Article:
Many of the windows on the sides of the building were replaced a couple of decades ago with windows with vinyl panes that altered the intended fenestration. It would be lovely to have these inappropriate windows replaced with something that replicates the windows that were part of the original Warren & Wetmore design, but replacing all the windows in the courthouse seems rash, costly, and unnecessary. Having Lothrop Associates design the new windows is going to cost $36,200; the creation and installation of the new windows is expected to cost between $300,000 and $500,000.
The arguments for replacing windows are the usual ones. The original windows are thought to be not energy efficient, and they're old--more than a hundred years old. Although it has been demonstrated over and over that pre-World War II windows are superior to the replacement windows available today, and, with proper weather stripping, are as energy efficient as replacement windows, the message seems not to have reached the decision makers on the Board of Supervisors. They are convinced that new windows will save money on heating the building, but they have no concrete evidence how much money will be saved if any all. (Advocates for preserving historic windows calculate that, by the time the cost of replacement windows is earned back in energy savings, it's time to replace the windows again.)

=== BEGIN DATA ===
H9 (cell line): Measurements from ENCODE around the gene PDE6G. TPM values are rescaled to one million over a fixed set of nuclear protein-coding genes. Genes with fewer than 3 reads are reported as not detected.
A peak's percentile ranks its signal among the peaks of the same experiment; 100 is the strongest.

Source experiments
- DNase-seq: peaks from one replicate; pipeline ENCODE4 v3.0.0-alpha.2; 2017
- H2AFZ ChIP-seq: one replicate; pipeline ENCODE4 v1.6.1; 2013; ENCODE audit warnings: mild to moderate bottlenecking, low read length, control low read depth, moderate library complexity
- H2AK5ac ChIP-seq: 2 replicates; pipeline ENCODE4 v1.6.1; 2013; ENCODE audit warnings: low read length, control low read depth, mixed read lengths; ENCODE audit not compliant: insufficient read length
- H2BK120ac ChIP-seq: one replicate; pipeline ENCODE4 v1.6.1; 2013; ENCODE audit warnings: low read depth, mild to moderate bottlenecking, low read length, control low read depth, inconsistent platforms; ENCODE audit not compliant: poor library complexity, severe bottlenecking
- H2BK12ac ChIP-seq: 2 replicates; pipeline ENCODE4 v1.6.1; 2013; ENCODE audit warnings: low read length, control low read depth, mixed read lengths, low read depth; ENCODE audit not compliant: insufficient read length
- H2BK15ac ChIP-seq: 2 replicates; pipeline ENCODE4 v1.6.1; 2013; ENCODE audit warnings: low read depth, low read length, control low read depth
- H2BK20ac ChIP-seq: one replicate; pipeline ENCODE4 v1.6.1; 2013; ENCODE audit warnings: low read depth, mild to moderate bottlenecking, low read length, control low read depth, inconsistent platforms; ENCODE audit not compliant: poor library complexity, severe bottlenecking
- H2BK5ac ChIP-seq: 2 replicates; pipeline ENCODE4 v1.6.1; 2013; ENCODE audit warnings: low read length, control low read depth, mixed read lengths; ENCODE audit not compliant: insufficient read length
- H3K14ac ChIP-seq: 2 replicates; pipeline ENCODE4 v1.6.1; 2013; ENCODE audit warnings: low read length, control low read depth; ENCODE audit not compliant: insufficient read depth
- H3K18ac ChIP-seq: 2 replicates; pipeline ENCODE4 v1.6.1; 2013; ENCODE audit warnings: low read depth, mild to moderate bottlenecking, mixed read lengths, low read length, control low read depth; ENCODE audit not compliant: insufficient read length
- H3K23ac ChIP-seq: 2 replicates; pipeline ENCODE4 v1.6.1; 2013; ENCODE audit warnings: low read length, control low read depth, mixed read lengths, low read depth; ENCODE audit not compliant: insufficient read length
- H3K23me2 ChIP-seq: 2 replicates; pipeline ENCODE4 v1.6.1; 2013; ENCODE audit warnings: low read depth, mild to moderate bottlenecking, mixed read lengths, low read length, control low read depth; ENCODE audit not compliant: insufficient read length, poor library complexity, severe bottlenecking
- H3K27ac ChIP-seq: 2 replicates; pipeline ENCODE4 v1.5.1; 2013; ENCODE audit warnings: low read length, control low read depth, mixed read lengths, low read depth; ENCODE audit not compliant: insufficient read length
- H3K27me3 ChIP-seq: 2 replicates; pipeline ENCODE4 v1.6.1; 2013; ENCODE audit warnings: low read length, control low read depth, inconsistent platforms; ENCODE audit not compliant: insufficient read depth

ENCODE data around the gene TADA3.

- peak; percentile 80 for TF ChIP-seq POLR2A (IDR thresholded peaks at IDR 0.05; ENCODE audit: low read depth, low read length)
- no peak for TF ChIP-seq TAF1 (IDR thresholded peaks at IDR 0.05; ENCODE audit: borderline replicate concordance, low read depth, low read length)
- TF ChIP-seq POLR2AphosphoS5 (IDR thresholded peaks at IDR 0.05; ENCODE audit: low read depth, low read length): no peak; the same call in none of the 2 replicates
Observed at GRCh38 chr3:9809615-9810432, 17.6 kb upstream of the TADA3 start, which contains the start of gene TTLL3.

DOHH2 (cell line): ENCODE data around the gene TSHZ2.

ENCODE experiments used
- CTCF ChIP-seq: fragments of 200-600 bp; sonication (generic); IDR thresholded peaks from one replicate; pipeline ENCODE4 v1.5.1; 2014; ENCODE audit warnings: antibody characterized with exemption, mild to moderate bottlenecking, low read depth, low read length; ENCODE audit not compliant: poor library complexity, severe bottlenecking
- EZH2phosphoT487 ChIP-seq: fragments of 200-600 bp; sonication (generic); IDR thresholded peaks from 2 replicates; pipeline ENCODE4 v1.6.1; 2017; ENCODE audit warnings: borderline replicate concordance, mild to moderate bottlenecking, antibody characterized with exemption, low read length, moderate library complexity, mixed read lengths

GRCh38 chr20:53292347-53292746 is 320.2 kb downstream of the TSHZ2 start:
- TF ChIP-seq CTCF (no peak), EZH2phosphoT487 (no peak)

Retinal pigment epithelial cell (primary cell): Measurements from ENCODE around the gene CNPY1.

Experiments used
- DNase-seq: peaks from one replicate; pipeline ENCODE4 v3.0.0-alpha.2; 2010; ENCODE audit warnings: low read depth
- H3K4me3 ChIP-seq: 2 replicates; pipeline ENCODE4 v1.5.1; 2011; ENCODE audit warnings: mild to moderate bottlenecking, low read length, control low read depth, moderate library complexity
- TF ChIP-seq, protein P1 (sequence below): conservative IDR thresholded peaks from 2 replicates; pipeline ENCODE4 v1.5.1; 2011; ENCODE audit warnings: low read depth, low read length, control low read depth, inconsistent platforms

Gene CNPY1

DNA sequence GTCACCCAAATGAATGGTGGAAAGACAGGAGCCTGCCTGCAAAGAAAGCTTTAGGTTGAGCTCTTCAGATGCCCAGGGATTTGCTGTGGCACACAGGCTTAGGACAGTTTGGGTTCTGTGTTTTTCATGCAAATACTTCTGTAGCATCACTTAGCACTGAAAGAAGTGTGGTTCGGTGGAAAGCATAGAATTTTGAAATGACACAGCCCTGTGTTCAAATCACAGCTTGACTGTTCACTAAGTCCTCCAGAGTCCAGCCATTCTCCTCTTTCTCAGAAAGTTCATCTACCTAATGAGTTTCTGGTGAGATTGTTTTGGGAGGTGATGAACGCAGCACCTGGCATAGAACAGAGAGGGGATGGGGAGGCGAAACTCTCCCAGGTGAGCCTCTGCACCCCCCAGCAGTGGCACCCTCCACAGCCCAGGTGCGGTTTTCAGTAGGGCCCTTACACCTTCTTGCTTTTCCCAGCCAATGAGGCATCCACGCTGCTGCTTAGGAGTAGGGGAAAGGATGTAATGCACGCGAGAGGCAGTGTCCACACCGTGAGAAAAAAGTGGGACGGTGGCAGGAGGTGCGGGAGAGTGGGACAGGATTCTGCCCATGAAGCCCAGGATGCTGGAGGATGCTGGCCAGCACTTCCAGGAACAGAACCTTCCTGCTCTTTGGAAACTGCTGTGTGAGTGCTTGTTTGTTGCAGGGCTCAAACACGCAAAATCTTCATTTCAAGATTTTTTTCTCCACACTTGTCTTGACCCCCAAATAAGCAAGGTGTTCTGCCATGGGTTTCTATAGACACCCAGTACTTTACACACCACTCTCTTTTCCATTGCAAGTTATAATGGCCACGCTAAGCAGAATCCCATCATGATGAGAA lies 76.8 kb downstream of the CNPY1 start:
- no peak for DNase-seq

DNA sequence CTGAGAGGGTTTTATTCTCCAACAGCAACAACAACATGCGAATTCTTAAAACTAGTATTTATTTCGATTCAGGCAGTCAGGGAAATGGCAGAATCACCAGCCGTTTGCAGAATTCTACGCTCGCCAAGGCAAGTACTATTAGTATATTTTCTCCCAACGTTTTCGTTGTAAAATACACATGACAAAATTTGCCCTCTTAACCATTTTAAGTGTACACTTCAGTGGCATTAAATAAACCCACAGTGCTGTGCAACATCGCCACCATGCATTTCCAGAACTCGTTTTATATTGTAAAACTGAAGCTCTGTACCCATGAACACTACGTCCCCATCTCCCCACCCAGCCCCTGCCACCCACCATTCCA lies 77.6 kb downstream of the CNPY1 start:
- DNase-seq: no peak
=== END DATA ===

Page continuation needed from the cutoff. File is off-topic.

Another reason for spending $300,000 to $500,000 on replacement windows is noise. It seems judges have complained about outside sounds while court is in session. The principal source of this disruptive noise is lawn mowers. Hudson supervisor Rick Scalera (Fifth Ward) had a simple, cost effective solution to the noise problem: "Mow the lawn on Saturday."
New windows could push the cost of the courthouse renovation to $9.9 million--an amount that doesn't include the additional rent that would have to be paid to the Hudson City School District if the temporary courthouse must stay in the old Claverack School beyond January 2014. In light of this latest spending decision by the Board of Supervisors, Gossips recommends Sam Pratt's post, "What does Columbia County cost?"